May 31, 2021 • 4 min read
As they say, two heads are better than one. In coding, two (or more) other sets of eyes are better than one, not only for the purpose of appreciation and confirmation but also to be able to fine-tune what you've already accomplished. After all, much like writing a story, you still need someone to proofread it because after a while you would probably not really see the mistakes anymore. And according to many programmers, reading code is harder than writing it, so some assistance from peers should always be welcome... and that is one of the main purposes of code reviews.
As the term suggests, Code review is the process of checking the quality of a source code mainly by reading it. Ideally, another coder or programmer (or several), preferably a more experienced expert, checks the code for bugs and logic errors, makes sure it meets project requirements, and also if it complies with industry standards, internal conventions, and best practices. This is why it can also be called a Peer Code review.
"Code review is important to make sure that the proper coding guidelines are followed to prevent technical debt. Oftentimes, code reviews provide outside perspective to the developer that will make their code better and life easier."
~ Joey, NodeJS developer
Code review is a crucial part of the software development process because…
Performing code reviews lets developers see and check each other's codes, making them aware of what the other is working on and how they're writing it. Not only does this lend fresh sets of eyes on the code, but it also helps teammates know what to avoid and helps them be consistent with conventions across the project. This makes the team more agile and flexible as no single person would be a crucial member that could be a possible bottleneck in the development process.
Code review also enables workload sharing. As team members get to know each other's work, everyone can become a point of contact for a piece of code. No one is a lone wolf when it comes to coding. So when one developer gets sick or suddenly becomes unavailable in an emergency, for instance, another team member can easily take over the work and the production doesn't have to stop. In short, it helps ensure the continuity of the software development process.
As the saying goes, prevention is better than cure, and that likewise applies to coding. Fixing bugs or errors after all the major work is done rather than during development is more difficult to trace and fix, requiring more hours to accomplish. Meanwhile, reviewing code lets you discover bugs early, thus improving code quality as you go, which, in turn, saves time and money overall.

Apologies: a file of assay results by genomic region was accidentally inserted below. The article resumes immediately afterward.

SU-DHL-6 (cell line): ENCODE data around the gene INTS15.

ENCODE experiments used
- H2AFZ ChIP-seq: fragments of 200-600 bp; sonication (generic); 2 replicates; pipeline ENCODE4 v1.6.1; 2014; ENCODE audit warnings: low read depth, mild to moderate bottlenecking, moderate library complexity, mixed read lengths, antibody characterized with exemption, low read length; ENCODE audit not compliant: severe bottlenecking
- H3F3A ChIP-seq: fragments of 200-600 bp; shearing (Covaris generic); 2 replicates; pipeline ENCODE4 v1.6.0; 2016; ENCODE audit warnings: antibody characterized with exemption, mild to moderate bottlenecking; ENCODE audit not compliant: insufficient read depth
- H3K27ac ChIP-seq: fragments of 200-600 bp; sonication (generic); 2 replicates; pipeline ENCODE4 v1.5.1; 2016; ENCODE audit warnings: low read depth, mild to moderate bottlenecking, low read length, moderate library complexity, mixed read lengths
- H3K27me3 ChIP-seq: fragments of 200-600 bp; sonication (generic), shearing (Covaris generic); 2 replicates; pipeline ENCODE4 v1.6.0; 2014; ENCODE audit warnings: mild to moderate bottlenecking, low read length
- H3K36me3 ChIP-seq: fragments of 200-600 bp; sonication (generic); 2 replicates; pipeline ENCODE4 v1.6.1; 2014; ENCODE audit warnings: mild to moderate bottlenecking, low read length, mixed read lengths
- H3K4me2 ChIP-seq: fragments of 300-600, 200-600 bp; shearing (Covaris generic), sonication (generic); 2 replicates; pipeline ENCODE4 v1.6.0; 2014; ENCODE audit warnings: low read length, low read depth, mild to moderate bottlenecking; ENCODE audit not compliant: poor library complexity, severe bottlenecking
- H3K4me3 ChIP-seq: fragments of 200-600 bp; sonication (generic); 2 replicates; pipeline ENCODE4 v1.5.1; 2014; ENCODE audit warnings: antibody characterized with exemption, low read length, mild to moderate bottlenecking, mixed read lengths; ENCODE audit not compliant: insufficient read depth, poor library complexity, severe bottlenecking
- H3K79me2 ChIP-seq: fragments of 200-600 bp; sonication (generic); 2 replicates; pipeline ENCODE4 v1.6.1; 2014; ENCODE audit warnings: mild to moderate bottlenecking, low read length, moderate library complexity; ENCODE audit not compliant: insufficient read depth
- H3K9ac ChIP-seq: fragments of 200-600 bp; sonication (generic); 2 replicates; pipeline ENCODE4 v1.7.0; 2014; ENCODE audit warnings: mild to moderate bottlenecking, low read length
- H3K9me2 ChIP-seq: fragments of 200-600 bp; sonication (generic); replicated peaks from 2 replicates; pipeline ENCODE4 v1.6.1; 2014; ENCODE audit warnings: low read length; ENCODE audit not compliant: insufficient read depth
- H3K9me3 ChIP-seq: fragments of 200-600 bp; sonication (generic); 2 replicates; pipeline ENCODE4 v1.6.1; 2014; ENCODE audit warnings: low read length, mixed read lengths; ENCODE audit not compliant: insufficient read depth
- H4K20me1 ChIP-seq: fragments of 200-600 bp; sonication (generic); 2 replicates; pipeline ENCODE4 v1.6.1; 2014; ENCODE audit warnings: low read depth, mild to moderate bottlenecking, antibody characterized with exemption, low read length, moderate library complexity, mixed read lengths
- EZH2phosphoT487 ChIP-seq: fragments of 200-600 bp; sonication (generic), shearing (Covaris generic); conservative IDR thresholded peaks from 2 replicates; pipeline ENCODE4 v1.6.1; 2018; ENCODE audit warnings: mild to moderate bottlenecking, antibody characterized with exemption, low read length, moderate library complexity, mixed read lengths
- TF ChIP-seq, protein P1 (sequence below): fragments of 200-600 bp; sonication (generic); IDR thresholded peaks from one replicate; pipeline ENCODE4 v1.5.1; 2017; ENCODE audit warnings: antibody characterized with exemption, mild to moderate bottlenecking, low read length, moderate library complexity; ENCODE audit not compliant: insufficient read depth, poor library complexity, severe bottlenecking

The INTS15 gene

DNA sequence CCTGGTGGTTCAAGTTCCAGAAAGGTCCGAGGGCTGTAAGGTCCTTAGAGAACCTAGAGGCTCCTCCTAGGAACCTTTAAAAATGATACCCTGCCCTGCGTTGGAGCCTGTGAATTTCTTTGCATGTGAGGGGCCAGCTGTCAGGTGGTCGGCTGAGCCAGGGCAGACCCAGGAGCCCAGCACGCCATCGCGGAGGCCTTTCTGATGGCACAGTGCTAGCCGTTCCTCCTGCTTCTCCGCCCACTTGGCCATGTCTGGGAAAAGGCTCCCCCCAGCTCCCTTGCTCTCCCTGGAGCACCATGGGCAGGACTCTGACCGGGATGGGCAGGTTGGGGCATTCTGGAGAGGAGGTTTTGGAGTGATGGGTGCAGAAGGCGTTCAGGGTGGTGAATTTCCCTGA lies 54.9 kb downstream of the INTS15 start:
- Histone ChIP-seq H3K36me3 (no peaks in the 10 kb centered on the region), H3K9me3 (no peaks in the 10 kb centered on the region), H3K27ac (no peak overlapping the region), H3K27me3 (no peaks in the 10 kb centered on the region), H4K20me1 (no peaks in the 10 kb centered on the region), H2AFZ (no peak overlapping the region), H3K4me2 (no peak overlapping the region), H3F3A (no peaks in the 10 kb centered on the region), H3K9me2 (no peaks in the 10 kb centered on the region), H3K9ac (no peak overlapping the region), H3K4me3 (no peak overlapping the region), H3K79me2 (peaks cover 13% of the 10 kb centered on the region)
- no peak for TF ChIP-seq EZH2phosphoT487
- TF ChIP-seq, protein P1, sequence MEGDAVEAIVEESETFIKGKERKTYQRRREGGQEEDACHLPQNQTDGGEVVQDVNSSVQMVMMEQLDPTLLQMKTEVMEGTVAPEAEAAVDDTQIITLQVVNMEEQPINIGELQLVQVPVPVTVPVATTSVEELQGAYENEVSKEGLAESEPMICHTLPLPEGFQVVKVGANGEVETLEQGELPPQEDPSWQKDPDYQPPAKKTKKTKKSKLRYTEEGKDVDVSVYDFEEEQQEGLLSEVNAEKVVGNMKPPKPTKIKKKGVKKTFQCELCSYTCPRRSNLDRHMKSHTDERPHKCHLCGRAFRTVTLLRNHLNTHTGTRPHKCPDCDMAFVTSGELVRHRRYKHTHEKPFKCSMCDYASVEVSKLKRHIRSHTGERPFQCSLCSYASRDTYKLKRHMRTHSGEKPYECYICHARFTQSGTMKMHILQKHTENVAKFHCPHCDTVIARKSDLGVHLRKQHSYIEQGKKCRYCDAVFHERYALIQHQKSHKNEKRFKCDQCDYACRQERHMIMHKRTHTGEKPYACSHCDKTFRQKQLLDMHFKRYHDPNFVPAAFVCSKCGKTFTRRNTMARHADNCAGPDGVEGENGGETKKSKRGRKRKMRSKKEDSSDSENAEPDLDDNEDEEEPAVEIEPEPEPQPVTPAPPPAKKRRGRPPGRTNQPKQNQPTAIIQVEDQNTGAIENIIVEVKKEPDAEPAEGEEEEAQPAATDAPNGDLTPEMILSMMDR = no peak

"Code review is an excellent avenue for learning and knowledge sharing. It's a great opportunity for junior and senior developers to work together. It helps the junior developers grow their skills quicker since they can participate in it, and they can receive immediate feedback from the senior dev for every code change."
~ Gayle, Angular developer
Whether it's for a junior developer or simply a new team member, code review can help impart to them essential general knowledge such as coding standards and industry best practices. For instance, it can help you pass on techniques on how to quickly and properly track bugs as well as drill the importance of commenting code for future developers who may take over the project, or even just for their "future" selves.
Team members reviewing each other's code can also ensure the implementation of a consistent coding style, making it more readable and maintainable in the long run. So when new members join or members get replaced, it would be easier for them to adjust and insert themselves into the project. New members won't be confused about which style to follow, and the team can focus more on innovating the application instead of figuring out how modules work together (or not).
Here at Arcanys, we perform code reviews for the simple reasons that it makes us better coders and helps us turn in quality outcomes/output. And how do we do this exactly? By following the coding standards and principles, which I've discussed in detail in another article — 8 Golden Principles when writing code. So check that out.
Eric has been working as a software engineer for more than 20 years. As a senior architect for Arcanys, he works closely with the developers to instill the habit of learning, clean coding, re-usability and testing with the goal of increasing the overall quality of the products delivered by the teams.